Monday, March 2, 2009

Chingiz Aitmatov's The Day Lasts More than a Hundred Years is a good novel

I have some bad news. I recently came across the name of Chingiz Aitmatov, Kyrgyzstan's "greatest writer". I read one of his novels, The Day Lasts More than a Hundred Years (1980). Here's the bad news: it's good, really quite good. Here's worse news: it is, strictly speaking, socialist realism.

I'm joking, but I'm not. If there were a single literary genre which I thought I could completely skip, that must be entirely without literary value, it was socialist realism. Meine Frau tells me that she once read an East German socialist realist novel about apple-cheeked young factory workers who inspired their colleagues to ever-greater productivity. That is definitely not the novel Aitmatov wrote.

Burannyi Yedigei works at a railroad junction in the southern Kazakhstani steppes. His best friend has died, and Yedigei organizes a journey to bury him in a traditional cemetery. That gives us the "day" of the title; we rummage around in Yedigei's past as he rides his camel across the steppes. We learn about his World War II service, his relationship with a young family who are exiled to the railroad junction, and his perhaps even more complicated relationship with his bull Bactrian camel. There's a lot about camels. Some of the best writing is about the camel.

The Day Lasts More than a Hundred Years has, intermixed with Yedigei's story, a genuine science fiction plot, about alien contact. The novel also dives back a lot farther than a hundred years to pull in a couple of "traditional" stories, one from the oral folk epic Manas, one of Aitmatov's own invention. So we sometimes leap from cosmonauts on a space station to a legendary tale of warrior nomads who tortured their captives until they became mindless automatons, and a heroic mother who tried to rescue her enslaved son. Science fiction fans may very well find this more irritating than reg'lar ol' readers of literature. My only criticism is that some of the allegory is a little bald. But the linked layers work - they mean more together than they do spearately.

The tortured and brainwashed slaves, a weak-willed rationalist who argues that soon the state will control people's behavior through radio waves, a science fiction plot that is clearly a criticism of the Iron Curtain and Soviet cultural isolation, and an entire novel that seems to me plainly to advocate individualism within the context of a traditional culture, and whose protagonist is unapologetically Muslim - how was this published in the Soviet Union in 1980?

I don't know, and neither does the author of the foreward, Katerina Clark. She suggests that the Soviets were allowing more expression of nationalism by minorities, and that Aitmatov was a Communist insider, and that the novel is sufficiently ambivalent that the Soviets could let it through. I did notice that most of the really bad activity in the novel occurs under Stalin, and there are just a few pages of dull stuff near the end ("We must, all of us, all as one, hold on to this view of justice," and so on, p. 320) that sound like the real socialist realist deal. Was that really enough to assuage the censors?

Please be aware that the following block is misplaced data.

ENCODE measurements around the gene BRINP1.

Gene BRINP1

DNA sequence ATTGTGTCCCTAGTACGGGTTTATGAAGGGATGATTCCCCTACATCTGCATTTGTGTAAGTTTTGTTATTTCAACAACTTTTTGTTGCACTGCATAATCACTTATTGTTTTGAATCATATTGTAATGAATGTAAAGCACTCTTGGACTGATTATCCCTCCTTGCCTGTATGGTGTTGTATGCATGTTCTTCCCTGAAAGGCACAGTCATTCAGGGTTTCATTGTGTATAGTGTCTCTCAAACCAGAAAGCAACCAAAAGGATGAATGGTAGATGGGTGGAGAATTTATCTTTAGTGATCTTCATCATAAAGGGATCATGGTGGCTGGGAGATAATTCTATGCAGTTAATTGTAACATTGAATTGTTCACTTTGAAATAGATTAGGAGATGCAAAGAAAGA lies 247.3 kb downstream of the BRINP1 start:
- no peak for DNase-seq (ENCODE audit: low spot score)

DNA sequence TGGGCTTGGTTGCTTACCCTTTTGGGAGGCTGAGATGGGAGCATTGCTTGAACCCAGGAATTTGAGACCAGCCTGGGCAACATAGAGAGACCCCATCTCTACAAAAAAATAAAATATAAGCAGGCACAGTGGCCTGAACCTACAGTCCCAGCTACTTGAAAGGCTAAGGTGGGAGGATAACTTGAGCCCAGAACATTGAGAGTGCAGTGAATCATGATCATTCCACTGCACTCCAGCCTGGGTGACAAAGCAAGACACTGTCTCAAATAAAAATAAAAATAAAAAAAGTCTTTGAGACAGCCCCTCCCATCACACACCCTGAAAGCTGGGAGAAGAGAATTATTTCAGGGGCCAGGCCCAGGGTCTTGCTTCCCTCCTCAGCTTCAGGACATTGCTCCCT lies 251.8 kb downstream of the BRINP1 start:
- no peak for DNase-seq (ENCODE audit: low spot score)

Lest I give the wrong idea, I don't want to claim that Aitmatov's novel is One Hundred Years of Solitude or Midnight's Children or The Emigrants or Things Fall Apart, one of those novels of big international reputation that most readers should probably try just to see what the fuss is all about, nor that it's a great injustice that the novel is virtually unknown.

But it's a modest injustice, and I would like to read more of Aitmatov's books.


  1. Thank you for your excellent blog (which I only recently discovered). I shall visit often and rely upon it as a refuge from my campus experiences as an instructor of literature at a southern university (especially when I need to clear my mind of the academic cant that tends to accumulate like dryer lint).

  2. "Wuthering Expectations" is too good to lose for "Sir I Am A Library Geek", but somebody should certainly start the "Sir I Am A Library Geek" blog.

  3. Darn you. Another strange and obscure book finds its way to my TBR stack.

    Sounds very interesting and kind of fun, too.

  4. C.B., just wait till you read the passage about the urinating camel that's going up tomorrow.

    Prof. Davis, welcome to LitBlogLand!

    There's no way I'm getting rid of the name "Wuthering Expectations" - it's my one siginificant contribution to human civilization. But "Amateur Reader," I sometime rethink that one. How about "Amateurish Reader"? Or "Annoying Reader"? Or, to switch directions, "Easy Reader"? Yes, that one is very cool.

  5. Here is the kind of book I'd love to have read already, since I suspect it will be a real act of will to get me to locate a copy and read it - and yet you've made me incredibly curious.

    Looking forward to the urinating camel...we'll see if that seals the deal.